There we waited. All afternoon we waited, until at last we could see two tiny figures coming up the glacier towards us. Would they head left to the hut or keep walking straight up glacier to the foot of the route? To our relief they headed left and climbed the few hundred feet from the glacier to the hut.

The trap had been sprung. Nick and Tim arrived at the hut thinking they had the mountain to themselves while we waited enough time for them to unpack their gear and relax into the hospitality on offer as guests of ENSA.

I would like to think that we stepped out from behind our boulder just as they were relaxing with a beer on the hut veranda looking through a pair of binoculars. Perhaps because I had slight pangs of guilt at our questionable tactics I never got around to asking either of them if this was the case or not.

We waded up towards the foot of the route in soft afternoon snow knowing that we were at least an hour ahead. I can’t remember much about the early evening except that we were sitting in snow buckets close to the bergshrund until around mid-night.

The temperature had dropped below freezing and it was time to go. Rick was definitely a stronger ice climber than me. I’m not sure if I conspired to not get the crux pitch or not but in any event I led a long steep-ish pitch over the bergshrund to rocks at a point where the angle steepened. I think there was probably some moving together.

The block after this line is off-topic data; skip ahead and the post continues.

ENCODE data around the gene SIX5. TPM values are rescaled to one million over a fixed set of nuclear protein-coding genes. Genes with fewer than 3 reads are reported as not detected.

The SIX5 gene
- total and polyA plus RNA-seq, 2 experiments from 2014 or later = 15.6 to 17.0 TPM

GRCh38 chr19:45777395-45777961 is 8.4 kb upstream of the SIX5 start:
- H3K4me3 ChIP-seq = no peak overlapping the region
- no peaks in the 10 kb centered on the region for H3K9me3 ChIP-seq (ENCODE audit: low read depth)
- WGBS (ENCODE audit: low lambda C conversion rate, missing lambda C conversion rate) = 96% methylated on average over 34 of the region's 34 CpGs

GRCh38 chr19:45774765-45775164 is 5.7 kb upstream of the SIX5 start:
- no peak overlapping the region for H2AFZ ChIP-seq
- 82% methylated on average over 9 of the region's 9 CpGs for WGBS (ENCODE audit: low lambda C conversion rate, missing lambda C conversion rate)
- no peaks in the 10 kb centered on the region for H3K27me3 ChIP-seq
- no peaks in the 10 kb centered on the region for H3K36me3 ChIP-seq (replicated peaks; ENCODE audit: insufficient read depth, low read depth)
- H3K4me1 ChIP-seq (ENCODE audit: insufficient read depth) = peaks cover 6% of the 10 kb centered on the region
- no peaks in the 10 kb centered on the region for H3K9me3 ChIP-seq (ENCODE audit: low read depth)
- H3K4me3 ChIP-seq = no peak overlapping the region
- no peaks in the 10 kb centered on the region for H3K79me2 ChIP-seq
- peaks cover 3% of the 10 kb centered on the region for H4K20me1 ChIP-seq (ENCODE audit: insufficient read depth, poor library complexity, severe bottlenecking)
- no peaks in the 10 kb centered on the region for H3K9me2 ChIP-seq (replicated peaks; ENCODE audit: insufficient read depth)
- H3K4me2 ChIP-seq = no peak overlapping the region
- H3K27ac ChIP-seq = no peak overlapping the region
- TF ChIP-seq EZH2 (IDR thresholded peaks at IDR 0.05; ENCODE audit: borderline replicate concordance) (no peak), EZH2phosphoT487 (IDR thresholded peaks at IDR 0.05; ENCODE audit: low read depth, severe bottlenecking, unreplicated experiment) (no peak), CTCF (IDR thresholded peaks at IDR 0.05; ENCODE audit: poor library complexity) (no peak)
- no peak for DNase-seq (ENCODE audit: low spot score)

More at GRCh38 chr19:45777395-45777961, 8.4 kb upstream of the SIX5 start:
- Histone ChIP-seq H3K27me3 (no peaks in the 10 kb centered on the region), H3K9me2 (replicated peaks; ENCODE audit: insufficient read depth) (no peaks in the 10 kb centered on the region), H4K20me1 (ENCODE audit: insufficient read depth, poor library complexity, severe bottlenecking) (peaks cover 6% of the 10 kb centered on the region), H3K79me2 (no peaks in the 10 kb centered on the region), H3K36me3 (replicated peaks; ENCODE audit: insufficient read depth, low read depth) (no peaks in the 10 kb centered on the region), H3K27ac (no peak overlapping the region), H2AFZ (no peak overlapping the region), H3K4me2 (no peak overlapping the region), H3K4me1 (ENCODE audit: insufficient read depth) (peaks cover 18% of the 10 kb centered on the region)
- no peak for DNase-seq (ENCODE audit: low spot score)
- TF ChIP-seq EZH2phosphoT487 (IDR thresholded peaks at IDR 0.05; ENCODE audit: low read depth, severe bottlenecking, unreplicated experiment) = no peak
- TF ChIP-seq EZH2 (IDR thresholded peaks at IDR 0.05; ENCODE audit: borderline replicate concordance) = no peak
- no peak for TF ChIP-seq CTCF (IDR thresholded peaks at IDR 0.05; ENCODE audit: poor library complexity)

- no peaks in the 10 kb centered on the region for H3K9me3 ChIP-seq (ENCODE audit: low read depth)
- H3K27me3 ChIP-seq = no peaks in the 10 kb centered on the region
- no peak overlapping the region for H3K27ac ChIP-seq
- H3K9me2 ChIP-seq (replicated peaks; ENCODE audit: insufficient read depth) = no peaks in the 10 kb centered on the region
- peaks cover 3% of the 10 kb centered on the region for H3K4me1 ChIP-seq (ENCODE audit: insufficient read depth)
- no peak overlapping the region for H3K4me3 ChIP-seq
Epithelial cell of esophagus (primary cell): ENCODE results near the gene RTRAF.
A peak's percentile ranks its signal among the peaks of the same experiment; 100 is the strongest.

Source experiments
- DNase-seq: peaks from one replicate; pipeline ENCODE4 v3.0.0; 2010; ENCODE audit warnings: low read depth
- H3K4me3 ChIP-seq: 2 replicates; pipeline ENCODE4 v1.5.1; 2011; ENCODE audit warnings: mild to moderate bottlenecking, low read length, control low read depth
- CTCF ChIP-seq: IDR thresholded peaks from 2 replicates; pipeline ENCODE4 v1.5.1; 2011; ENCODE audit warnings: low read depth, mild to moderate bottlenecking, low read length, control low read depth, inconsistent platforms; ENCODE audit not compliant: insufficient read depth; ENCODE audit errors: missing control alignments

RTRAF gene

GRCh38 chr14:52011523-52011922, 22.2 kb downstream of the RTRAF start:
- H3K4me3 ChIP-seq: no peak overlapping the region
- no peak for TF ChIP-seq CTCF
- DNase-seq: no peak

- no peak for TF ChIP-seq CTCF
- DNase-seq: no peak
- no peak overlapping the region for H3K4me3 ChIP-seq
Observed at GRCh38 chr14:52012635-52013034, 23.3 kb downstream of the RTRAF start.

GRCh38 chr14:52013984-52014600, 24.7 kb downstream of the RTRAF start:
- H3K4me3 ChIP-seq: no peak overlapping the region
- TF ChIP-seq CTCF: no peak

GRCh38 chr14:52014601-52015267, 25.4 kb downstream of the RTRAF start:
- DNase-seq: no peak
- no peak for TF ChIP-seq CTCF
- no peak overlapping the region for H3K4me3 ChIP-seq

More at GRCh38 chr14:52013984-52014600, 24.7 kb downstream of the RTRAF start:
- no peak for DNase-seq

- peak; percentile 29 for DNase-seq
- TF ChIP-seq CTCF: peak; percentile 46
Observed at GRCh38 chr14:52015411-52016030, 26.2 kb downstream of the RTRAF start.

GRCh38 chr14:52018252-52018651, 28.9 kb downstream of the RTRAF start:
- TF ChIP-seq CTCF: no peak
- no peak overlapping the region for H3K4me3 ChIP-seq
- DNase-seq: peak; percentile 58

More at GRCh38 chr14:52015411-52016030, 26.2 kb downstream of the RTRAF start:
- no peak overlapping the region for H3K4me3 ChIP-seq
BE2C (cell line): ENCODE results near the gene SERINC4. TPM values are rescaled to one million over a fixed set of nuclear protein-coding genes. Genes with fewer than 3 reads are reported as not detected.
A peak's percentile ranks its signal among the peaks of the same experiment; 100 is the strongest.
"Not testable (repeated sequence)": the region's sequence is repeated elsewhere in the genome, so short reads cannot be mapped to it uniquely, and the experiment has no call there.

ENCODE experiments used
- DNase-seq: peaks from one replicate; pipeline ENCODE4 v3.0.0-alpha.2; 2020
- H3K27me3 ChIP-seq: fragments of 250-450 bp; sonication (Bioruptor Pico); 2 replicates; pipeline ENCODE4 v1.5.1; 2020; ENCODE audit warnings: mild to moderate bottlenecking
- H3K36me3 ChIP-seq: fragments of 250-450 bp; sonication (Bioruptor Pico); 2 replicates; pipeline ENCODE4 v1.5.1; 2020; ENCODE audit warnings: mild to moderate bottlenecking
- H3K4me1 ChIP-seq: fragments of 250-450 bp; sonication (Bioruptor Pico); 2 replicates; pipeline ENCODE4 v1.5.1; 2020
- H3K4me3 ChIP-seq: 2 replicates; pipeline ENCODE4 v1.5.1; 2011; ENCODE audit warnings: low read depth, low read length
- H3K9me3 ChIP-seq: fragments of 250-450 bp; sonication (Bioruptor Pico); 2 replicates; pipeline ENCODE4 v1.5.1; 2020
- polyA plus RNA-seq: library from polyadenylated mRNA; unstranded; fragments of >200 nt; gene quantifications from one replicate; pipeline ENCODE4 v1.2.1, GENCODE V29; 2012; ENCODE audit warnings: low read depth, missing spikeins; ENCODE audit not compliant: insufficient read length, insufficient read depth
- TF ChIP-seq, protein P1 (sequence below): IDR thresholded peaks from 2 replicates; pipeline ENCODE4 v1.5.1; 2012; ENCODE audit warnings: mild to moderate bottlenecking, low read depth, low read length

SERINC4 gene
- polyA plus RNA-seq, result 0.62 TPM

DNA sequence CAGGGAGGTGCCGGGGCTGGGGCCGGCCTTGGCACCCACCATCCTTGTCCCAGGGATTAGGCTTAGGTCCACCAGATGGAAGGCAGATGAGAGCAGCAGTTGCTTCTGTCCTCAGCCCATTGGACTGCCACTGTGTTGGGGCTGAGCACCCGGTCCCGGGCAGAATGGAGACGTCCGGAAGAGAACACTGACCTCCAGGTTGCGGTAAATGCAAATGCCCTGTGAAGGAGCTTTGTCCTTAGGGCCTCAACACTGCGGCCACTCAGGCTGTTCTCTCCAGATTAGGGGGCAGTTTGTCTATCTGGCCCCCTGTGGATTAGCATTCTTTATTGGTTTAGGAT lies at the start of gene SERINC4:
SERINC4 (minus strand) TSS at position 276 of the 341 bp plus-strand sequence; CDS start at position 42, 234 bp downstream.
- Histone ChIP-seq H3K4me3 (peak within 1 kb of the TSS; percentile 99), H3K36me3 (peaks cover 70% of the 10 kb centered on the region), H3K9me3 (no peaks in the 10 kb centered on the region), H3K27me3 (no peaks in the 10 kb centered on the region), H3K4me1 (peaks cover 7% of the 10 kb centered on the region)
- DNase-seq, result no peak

The belay was not amazing, consisting of a few micro nuts and tied off pegs. As I turned to face out and bring Rick up I could clearly see two lights zigzagging down the path from the hut to the glacier. Nick and Tim were on their way.

No problem, they were at least two hours from the foot of the route. Rick set off up the steepening shallow couloir above. Of course it was dark so neither of us could see the length of the pitch or what was involved beyond the scope of our feeble torches.

The rope inched out steadily while a steady stream of debris trickled down past the belay. Time passed and the torches from below got closer. Rick placed a peg on the right wall and continued. More time passed but it didn’t seem like a really long time. The lights below were now crossing the bergshrund and climbing up the slope towards me. By now I could make out helmets and rucksacks in the halo of their own illumination.

Tim reached our belay followed quickly by Nick. The shout came from above to start climbing. Nick and Tim had hauled us in and were fully intent on climbing through and bagging the first ascent for themselves. As I left the belay Nick had swung leads with Tim and he was hard on my heels.

Though steep the climbing wasn’t too bad at first. But the angle soon increased and the ice deteriorated into unconsolidated vertical junk. As I looked up into the gloom I could see two vertical trenches, which had been ploughed by Rick’s left and right axes and crampons. He had been forced to dig deep to get axe placements.